Great Falls Memorial Interchange is an album that succeeds on all levels: the songwriting, the lyrics, the vocal performances. Everything is just top-notch. Even though these songs deal with difficult emotions, nowhere do these songs become brittle or unrelatable–the clarity of the lyrics, the ease of the melodies and Hillig’s inviting voice make them fit like a new coat. I hadn’t heard any of these songs before, but they felt like old friends as soon as I had. Highly recommended.
1. “Mirrors” – Mos Eisley. Triumphant folk-pop that’s exciting without going over the top into cliche.
2. “Glow” – The National Parks. Big instrumental melodies, lots of instruments, charming vocal melodies, subtle-enough-to-not-be-gimmicky underlying electronic beats; this folky indie song is just a blast.
3. “Vintage” – High Dive Heart. Throw technicolor girl pop, white rap, a banjo, and folk-pop harmonies in a blender and you get out this enigmatically engaging song. This song doesn’t make any sense to me in so many ways and yet I love it. It just works. Amazing. (Video direct link: https://www.youtube.com/watch?v=dDtZ__MOT20)
4. “Ancient Burial Ground” – Kye Alfred Hillig. Hillig gives us the demos of his new album before it’s released, and you can color me excited: this tune and the handful of others that come with it are chipper musically and intricate lyrically, just like his best work. Watch for Great Falls Memorial Interchange in 2016.
5. “Canada” – Nikki Gregoroff. “The people are nice cross the border,” sings Gregoroff, which is just a really nice thing to write into a Simon and Garfunkel-esque tune.
6. “Chantilly Grace” – Granville Automatic. Bell-clear female vocals lead this tune that looks back to vintage Americana (that fiddle!) and forward to modern alt-country melodies.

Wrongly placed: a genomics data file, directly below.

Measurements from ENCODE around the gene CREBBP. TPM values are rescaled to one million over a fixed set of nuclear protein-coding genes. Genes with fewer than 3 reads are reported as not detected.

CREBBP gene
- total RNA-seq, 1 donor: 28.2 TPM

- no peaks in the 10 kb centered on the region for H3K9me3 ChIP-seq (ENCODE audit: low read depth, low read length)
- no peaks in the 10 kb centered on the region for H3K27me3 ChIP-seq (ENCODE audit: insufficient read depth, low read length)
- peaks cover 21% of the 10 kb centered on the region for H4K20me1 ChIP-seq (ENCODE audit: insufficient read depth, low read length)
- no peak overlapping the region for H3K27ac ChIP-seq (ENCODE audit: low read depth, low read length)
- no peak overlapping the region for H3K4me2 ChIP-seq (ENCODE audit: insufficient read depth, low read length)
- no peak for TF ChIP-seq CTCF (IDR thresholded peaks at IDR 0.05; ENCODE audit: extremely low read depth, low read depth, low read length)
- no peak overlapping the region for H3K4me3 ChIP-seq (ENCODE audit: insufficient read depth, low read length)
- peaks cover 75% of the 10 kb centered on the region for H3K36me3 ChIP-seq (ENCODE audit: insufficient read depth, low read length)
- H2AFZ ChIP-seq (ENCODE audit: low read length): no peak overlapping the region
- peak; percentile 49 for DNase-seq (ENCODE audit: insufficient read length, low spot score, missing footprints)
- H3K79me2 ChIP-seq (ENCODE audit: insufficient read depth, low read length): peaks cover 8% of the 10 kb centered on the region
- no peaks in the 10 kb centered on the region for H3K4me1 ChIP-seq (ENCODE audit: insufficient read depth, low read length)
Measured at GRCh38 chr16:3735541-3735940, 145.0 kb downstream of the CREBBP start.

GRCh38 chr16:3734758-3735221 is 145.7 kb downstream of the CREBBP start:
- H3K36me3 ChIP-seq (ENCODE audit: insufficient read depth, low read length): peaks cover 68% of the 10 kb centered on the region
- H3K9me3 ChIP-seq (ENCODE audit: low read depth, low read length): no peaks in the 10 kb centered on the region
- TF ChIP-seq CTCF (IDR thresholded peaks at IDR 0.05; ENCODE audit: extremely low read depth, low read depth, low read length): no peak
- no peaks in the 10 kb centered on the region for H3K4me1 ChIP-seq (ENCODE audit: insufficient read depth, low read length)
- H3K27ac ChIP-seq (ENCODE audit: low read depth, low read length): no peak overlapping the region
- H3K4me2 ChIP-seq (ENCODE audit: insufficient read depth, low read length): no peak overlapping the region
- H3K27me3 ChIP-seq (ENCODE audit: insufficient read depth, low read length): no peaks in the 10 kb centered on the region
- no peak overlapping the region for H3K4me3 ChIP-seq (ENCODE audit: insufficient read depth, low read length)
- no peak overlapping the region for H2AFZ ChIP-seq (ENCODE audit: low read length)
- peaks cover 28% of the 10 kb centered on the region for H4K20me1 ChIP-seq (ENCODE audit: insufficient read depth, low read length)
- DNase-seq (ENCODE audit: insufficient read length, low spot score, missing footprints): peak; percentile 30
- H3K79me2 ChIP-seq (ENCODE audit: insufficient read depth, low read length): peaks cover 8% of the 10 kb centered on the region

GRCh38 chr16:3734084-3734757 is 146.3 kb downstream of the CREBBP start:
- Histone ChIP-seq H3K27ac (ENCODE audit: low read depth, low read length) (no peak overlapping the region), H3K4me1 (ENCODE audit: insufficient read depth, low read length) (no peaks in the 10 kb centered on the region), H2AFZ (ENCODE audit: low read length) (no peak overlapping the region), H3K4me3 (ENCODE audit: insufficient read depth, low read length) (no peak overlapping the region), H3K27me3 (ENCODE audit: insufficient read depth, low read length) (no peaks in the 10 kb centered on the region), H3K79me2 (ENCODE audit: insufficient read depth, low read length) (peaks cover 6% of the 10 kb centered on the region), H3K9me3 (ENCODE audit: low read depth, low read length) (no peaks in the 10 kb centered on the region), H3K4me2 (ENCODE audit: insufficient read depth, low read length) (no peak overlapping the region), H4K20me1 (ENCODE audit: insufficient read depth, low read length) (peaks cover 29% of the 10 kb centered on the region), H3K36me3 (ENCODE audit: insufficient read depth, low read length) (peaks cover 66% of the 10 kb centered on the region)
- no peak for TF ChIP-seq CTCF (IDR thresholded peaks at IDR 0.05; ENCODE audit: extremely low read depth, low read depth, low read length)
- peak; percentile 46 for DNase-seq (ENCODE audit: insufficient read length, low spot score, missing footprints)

7. “Bliss Mill” – Matthew Carter. The laid-back chill vibe and unhurried vocals of Alexi Murdoch meets the shuffle-snare of traditional country/folk for a memorable tune.
8. “Set Sail” – Matt Monoogian. Monoogian’s calm voice leads this acoustic track with an intricate arrangement that pulls the Gregory Alan Isakov trick of feeling both comfortingly small and confidently big.
9. “Bentonville Blues” – Adam Hill. A protest song for the modern day working poor, Hill captures the everyman ethos with great delivery of relatable lyrics, simpple arrangement of singalong melodies, and a the burned-but-not-killed mentality similar to old-time protest work songs.
10. “Itasca County” – Rosa del Duca. The frontman of folk outfit hunters. releases her own album of singer/songwriter tunes that focus on her voice and lyrics, both of which are in fine form on this rolling, harmonica-splashed tune.
11. “Tongue Tied” – Oktoba. That space between soul, folk, and singer/songwriter keeps getting more populated: let in Oktoba, whose offering isn’t as overtly sensuous as some but is just as romantic (and hummable)!
12. “The Blue” – David Porteous. Canadian Porteous beautifully splits the difference between two UK singer/songwriters here by invoking Damien Rice’s sense of intense romantic intimacy and David Gray’s widescreen pop arrangements.
13. “Whirlpool Hymnal” – Matthew Squires and the Learning Disorders. Squires expands his yearning, searching alt-folk to include found sounds–the lyrics are just as thought-provoking and honest as ever.
14. “Playground” – Myopic. The fragile swoon of a violin bounces off the stately plunk of melodic percussion in this thoughtful instrumental piece.